Archive for addiction

A Valentine’s Day story that you won’t want to miss

Posted in journal updates with tags , , , , , on February 13, 2015 by Tim Elhajj

Take Heart by Mari Casey.

But of course he doesn’t want to hear that truth. I can see it in his eyes. He wants to hear something that makes me forgivable—a sob story with neglect, abuse, foster homes, some chronic disease or horrible injury that required a prescription that got me “hooked,” any story with some mitigating factor. It wasn’t like that. He wants some part of my story to explain how I couldn’t have been as bad as he thinks I was, as bad reality was. He wants an excuse because he needs me to be better than a drug addict to fall for me, and he wants to fall for me. He likes me. He thinks I’m funny. He thinks I’m kind, bless his heart. But I’m not a special type of drug addict, not some innocent who accidentally fell arm-first into a needle. I’m not a bad person, either, just an addict. And I’m looking into his eyes which are searching for excuses I don’t have. I’m not a heroic survivor of tragic circumstances. I don’t know what to say.

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Barfly On The Wall by Joe Bonomo

Posted in journal updates with tags , , , , , on June 15, 2011 by The Editors

Junk presents, Barfly on the Wall, an essay by the esteemed Joe Bonomo. When this piece came across our desks, we jumped up and down and hugged one another. Okay, not really jumping up and down. But we were very excited.

Some writers romanticize the hard life of the addict. Still many other writers have lived this difficult life. And sometimes these writers are one and the same person. But not Joe Bonomo. He’s got a story all his own. We’re tickled pink that Mr. Bonomo has entrusted Junk with Barfly On The Wall, an extraordinary piece of memoir.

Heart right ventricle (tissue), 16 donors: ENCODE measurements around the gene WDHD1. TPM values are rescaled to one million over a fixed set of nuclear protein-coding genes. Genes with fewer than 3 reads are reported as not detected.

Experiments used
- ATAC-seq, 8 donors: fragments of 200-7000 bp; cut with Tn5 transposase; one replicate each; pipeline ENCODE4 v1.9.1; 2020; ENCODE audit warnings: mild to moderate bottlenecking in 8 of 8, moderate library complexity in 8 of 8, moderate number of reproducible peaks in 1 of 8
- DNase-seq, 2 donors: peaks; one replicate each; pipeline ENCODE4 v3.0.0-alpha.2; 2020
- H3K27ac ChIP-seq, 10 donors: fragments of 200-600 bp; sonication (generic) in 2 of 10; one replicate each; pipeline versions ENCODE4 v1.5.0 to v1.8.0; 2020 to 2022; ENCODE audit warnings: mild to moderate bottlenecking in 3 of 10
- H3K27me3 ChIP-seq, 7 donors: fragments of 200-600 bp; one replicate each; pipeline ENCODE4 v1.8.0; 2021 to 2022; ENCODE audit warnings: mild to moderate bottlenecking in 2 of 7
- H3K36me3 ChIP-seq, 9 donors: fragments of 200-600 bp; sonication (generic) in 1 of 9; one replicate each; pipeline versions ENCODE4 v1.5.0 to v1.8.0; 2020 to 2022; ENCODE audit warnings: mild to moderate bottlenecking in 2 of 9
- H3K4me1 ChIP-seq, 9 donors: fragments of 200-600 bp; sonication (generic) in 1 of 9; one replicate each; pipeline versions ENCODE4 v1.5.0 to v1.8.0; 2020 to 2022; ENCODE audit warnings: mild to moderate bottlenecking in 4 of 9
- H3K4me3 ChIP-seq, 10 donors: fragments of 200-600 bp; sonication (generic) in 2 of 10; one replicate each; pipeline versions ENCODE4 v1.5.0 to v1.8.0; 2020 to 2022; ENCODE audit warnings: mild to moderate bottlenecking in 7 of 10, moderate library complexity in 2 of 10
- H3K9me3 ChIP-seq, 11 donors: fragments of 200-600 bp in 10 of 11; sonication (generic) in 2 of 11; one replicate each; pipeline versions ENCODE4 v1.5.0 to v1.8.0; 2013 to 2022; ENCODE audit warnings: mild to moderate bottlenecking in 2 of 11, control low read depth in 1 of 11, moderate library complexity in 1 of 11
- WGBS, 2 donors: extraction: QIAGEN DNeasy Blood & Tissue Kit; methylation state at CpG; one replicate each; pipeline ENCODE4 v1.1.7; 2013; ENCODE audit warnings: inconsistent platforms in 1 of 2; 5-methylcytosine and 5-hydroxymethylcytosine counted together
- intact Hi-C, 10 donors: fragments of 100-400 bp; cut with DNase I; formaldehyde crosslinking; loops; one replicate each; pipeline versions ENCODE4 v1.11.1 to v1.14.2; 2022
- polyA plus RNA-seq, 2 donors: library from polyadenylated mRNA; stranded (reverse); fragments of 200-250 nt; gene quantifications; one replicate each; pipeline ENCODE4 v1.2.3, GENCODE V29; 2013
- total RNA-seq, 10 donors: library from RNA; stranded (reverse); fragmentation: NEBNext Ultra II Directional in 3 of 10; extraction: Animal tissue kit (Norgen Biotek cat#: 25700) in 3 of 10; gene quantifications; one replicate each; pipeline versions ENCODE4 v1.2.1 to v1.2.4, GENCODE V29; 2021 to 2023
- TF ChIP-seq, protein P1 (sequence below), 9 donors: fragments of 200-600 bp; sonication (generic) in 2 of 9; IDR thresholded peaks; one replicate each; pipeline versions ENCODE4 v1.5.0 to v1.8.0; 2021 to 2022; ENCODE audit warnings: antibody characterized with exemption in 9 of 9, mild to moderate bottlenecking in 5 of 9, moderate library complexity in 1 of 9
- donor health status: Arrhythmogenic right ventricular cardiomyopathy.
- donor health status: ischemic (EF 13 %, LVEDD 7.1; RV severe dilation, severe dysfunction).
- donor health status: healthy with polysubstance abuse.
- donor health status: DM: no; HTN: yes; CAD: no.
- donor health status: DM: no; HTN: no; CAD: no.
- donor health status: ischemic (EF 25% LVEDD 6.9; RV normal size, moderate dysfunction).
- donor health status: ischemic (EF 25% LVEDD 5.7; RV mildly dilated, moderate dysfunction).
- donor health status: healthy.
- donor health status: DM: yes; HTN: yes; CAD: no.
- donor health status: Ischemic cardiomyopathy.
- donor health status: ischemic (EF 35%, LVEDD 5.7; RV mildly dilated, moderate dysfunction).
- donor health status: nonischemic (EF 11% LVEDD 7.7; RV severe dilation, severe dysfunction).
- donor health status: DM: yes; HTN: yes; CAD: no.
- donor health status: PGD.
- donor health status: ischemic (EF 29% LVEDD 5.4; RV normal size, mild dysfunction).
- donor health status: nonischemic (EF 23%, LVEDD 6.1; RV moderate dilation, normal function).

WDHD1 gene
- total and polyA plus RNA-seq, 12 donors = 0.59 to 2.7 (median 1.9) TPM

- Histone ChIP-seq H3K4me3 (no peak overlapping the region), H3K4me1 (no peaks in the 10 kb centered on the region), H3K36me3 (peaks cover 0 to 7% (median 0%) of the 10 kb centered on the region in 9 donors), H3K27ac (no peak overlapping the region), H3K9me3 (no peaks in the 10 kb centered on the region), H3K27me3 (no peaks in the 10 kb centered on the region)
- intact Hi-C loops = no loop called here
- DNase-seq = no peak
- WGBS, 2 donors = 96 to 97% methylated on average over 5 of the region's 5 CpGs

See for yourself.

Junk Talk Interview with James Brown, author of This River

Posted in authors with tags , , , , , , , , on May 24, 2011 by Editors

This River

We had the good fortune to sit down with James Brown, author of the recently released This River from Counterpoint Press. We think you’ll enjoy our conversation. Jim Brown is one of the most thoughtful, humble, and articulate authors writing today.

Tim Elhajj for Junk Talk: I’m a writer and recovering addict. With the stigma of addiction being what it is, I thought long and hard before publicly revealing my problems with drugs. One thing that really impressed me with your writing was how candidly you discuss your own struggles with mental health, alcoholism, and hard drugs—all subjects that have an associated social stigma. Granted the stigma with some of these subjects has softened in the last, say, fifty years, but do you ever feel the weight of having revealed so much of your life in your writing?

James Brown: Yes, like you, I thought long and hard before I decided to come clean about my past in my writing, particularly with my first memoir, The Los Angeles Diaries. Years of alcoholism and addiction had robbed me of my sense of responsibility, ethics, morality, self-confidence and self-esteem. When I was finally able to collect a decent amount of sober time, just over a year, I came to realize that there was no story more important to tell than my struggle with addiction, and I felt that if I didn’t write about it, that I’d never be able to move beyond that part of my life. I needed to tell the truth in order to confront and better understand the nature of my illness, the same illness that destroyed my brother and sister. Their suicides haunted me, and still do. The revealing of my past was painful in the recounting, the remembering, the reliving, the recreating on the page. It wasn’t cathartic, though it did, in the end, give me a sharper perspective and greater understanding of my family and what tore us apart.

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